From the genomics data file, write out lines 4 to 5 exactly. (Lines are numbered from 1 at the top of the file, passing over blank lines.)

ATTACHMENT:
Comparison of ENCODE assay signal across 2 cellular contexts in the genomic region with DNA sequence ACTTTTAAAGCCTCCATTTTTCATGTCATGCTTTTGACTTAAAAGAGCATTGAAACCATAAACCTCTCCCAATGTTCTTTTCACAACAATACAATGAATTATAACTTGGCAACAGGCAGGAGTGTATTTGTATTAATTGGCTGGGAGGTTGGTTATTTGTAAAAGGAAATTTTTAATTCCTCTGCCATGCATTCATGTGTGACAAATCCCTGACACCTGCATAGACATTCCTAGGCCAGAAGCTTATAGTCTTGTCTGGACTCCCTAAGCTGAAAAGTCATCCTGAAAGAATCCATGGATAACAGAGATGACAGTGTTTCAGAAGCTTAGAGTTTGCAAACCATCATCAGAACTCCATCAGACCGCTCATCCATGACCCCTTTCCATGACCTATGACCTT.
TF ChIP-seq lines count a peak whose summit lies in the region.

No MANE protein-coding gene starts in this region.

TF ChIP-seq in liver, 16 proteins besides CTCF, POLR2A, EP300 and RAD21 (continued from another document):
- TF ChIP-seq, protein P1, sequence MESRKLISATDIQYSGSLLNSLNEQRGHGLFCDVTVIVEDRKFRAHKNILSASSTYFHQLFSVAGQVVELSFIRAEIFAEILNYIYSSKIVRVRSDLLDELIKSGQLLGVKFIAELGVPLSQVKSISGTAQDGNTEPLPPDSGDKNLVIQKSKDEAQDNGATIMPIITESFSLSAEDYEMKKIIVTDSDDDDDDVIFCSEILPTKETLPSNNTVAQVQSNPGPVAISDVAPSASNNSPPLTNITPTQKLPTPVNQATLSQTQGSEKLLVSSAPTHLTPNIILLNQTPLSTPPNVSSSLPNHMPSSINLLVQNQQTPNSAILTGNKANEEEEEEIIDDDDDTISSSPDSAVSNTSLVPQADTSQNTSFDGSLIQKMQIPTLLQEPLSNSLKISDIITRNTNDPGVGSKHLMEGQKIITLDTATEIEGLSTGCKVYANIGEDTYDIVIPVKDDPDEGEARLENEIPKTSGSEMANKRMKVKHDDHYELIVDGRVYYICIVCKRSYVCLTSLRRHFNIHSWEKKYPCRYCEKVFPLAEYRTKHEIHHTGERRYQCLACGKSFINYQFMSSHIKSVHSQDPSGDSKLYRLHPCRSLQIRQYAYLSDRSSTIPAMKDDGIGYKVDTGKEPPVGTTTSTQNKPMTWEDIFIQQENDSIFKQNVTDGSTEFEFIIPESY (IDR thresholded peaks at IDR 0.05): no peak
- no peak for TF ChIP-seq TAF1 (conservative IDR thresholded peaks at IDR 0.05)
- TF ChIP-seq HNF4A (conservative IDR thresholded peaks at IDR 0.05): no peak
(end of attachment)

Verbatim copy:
TF ChIP-seq in liver, 16 proteins besides CTCF, POLR2A, EP300 and RAD21 (continued from another document):
- TF ChIP-seq, protein P1, sequence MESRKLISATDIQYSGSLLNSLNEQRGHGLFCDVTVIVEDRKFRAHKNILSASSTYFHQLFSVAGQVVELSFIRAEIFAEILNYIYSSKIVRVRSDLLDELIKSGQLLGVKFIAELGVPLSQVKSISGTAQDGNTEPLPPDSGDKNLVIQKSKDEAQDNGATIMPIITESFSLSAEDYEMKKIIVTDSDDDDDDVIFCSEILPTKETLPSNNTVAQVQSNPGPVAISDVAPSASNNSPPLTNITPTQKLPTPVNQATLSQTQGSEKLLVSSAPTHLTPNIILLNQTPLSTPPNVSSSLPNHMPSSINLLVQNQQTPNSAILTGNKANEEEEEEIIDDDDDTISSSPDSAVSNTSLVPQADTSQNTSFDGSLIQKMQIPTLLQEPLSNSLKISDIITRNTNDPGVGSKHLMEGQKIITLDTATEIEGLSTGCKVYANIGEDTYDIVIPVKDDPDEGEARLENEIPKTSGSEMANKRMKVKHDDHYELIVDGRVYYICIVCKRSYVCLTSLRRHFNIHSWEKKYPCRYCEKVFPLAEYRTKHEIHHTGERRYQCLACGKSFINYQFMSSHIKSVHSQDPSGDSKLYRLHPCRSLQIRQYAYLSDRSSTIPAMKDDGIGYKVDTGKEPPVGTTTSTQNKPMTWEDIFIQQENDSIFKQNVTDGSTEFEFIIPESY (IDR thresholded peaks at IDR 0.05): no peak